Here we are at week #5 of Simply Spring, with more pretty and practical ideas that I've been trying at my house.
I just created the new chalkboard art tonight and set it up on the hutch on my desk as inspiration. I originally drew a heart at the bottom, but then erased it. The words speak for themselves and I didn't want anything to distract from them. What gave me the idea is hearing about an old friend who faced challenge and extreme loss with calm, creative, cheerful courage. I want to let that spur me on. If I need courage (and I do, daily), at least it can be the vibrant and life giving sort, rather than a morose "just getting by" kind of survival.
I also ask myself frequently what little projects I can do to make a difference. Yesterday I noticed that our storage room door's window blinds were really grimy. I had a son who owed me a favor, and he happened to be standing there just then, so I set him to work and paid him a $1 bonus. Then I noticed that my bedroom window blinds were quite dusty and wondered if that was contributing to my nasal stuffiness at night. (It's sort of hard to breathe with a CPAP machine when my nose is clogged!) I started to wipe the blinds with an old wash cloth but realized that would take forever. I don't know why I've never done this before, but I decided to get out my vacuum cleaner and use the brush attachment. Worked like a charm! Then I used anti-bacterial cleaning wipes to remove some mildew from the window frame behind them. Whether or not this helps with my breathing, it already looks a lot better.
After that, since I was on a roll cleaning in the bedroom, I took out some bins of stuff that didn't belong in there, and then sorted through two boxes of old papers, most of which ended up in the trash. Looking through them, I realized how much effort I had put into planning lessons when I was teaching in a home school co-op and a private school. It was a labor of love, but it also happens to be on my computer, so I didn't feel like I needed to keep binders full of the stuff. Out with the old, in with the new!
Paper versus computer? For me, the computer wins nearly every time. If I have paper, I will probably lose it. I am a piler, not so much a filer. I don't particularly like handwriting anything except for short lists and journal entries. I would much rather type the information and have it all there for me to search digitally when I need it again.
So here is how that works out in practical ways.
A few months ago I discovered that my iPod Calendar app was linked to the Google calendar that shows up on the screen in my Gmail account. I can expand it to full screen to see a week at a glance on my laptop. This was good news for me. I needed a painless way to communicate what family events and appointments are coming up, especially the kids have a lot going on and their dad often drives them around. I don't particularly like constant phone calls and texts. So I sent him a link to my on-line calendar, which I update whenever I schedule anything. Automating basic communications like this makes my life a whole lot more pleasant. I also use Facebook message threads to plan holiday and birthday gatherings with my adult and teen children, especially the ones who don't live here anymore.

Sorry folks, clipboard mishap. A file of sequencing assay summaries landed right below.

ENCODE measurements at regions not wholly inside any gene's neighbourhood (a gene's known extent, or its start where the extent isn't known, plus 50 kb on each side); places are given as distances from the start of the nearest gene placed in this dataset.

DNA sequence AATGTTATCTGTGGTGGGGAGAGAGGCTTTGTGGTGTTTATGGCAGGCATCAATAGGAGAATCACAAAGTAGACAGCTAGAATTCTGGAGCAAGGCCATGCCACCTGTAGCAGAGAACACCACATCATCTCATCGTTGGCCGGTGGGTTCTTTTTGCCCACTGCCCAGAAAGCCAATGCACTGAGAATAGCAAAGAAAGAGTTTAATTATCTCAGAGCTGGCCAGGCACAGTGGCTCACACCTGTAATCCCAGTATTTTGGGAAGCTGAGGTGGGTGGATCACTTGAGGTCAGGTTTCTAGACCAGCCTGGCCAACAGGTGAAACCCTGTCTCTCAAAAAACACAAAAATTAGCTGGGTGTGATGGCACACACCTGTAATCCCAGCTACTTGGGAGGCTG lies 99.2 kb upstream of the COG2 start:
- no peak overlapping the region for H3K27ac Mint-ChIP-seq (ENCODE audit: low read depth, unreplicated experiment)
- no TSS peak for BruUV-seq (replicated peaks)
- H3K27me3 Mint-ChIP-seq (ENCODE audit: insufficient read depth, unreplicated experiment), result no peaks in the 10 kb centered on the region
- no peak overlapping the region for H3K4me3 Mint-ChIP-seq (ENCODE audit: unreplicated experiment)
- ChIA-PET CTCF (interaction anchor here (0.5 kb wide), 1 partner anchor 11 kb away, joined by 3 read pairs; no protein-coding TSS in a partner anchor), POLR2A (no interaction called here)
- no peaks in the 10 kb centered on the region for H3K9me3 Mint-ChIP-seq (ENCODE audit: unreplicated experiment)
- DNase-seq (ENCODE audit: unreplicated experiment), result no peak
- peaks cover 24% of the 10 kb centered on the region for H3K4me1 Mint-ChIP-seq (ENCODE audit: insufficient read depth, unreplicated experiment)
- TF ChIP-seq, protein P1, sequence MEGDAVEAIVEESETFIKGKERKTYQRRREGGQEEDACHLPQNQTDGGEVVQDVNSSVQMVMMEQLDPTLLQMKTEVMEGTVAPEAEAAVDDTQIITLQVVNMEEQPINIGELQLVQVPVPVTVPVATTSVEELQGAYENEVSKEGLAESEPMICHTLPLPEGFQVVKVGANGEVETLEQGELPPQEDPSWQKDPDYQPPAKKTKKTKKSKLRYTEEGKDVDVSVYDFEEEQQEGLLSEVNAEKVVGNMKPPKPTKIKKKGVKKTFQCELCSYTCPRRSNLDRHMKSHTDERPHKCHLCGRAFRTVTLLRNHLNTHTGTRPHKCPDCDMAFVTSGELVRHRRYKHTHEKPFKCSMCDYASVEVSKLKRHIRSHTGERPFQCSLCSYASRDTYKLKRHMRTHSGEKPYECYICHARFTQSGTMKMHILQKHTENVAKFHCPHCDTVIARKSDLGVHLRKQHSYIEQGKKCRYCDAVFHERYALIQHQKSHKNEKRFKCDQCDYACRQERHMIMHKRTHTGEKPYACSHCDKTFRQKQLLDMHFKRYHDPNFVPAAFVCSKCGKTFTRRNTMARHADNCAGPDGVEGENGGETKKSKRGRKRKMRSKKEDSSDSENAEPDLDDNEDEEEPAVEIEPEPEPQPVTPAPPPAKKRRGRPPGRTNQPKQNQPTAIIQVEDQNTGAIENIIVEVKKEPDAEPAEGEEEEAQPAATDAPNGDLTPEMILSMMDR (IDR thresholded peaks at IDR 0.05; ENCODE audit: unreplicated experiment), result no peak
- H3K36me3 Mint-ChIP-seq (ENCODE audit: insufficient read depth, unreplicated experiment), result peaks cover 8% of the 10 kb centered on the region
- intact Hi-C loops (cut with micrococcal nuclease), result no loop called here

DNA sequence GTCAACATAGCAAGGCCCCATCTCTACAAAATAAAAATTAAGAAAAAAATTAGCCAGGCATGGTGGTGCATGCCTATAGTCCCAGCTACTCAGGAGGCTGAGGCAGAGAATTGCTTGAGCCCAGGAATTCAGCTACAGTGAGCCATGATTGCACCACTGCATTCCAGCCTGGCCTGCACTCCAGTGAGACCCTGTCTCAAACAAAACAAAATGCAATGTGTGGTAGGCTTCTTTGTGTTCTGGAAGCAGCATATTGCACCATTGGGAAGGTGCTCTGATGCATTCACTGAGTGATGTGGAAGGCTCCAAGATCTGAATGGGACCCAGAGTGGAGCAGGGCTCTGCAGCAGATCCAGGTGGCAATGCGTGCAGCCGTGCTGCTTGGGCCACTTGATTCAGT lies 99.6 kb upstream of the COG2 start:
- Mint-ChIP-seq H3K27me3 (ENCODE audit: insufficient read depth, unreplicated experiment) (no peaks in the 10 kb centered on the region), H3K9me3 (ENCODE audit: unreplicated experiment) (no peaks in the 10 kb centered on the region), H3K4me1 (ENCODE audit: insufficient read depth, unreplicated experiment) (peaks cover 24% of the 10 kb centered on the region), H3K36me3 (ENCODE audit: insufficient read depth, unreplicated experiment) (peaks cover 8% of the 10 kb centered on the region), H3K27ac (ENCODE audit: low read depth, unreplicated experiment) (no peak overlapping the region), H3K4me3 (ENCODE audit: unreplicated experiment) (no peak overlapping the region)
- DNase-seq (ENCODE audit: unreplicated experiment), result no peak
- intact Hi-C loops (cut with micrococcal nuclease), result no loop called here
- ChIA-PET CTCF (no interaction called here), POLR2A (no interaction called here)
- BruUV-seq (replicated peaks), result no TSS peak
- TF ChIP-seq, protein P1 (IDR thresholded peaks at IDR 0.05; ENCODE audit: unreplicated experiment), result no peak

I am now also using the computer to automate our family finances. I had mentioned in a post earlier this year that I had been using a spreadsheet to keep track of expenses in my own personal bank account. However, our joint account was another matter, since I'm not the only one who uses it. He was handwriting lists of my transactions (found in our bank account on-line) for me to categorize. I hated that. Like I said, I lose papers and was always balking at this task. I decided I really needed to start harnessing the power of technology in this area, and find a personal finance program. I went on www.mint.com and got us set up there. It's free and secure, so why not? It imports the transactions from our bank account and even automatically categorizes based on the payee. Of course, you can change these categories. For example, it would label McDonald's as fast food and Starbucks as coffee shop, but I've told it to assign both to the restaurant category. You can also set monthly budget amounts for each category, and it shows a graph of how you are doing at the moment. The key is that this is all on-line. This is an absolute must because we never ever use each other's computers, yet we each need to be able to access and enter information. The unfortunate thing about Mint is that you can't print reports, and downloading the data to a spreadsheet was cumbersome. I had wanted to use the Mint app, too, so I could do stuff from my iPod, but I can't upgrade to iOS 7. I would have bought Quicken (by Intuit, same publisher as Mint) since that has reports, but it doesn't let you do your work on-line. Oh well. Mint is certainly better than what we were doing, and he's happy that I took the initiative to get the job done with less stress for either of us.
This is all a big deal to me.
I simply have to learn to be more functional with schedules and budgets and other paperwork. I have to do more for myself and not just expect someone else to keep me in line. This Mom Grows Up, the name of this blog, is something of a mantra for me.
It takes a bit of ingenuity and just plain diligence. I've often said, "I'm a poet, not a bureaucrat," but my fluid soul still has to take care of the linear details. I'm just so thankful to have the boost from technology.
May all of this help me to be calm, creative, cheerful and courageous. May all of this help this mom grow up.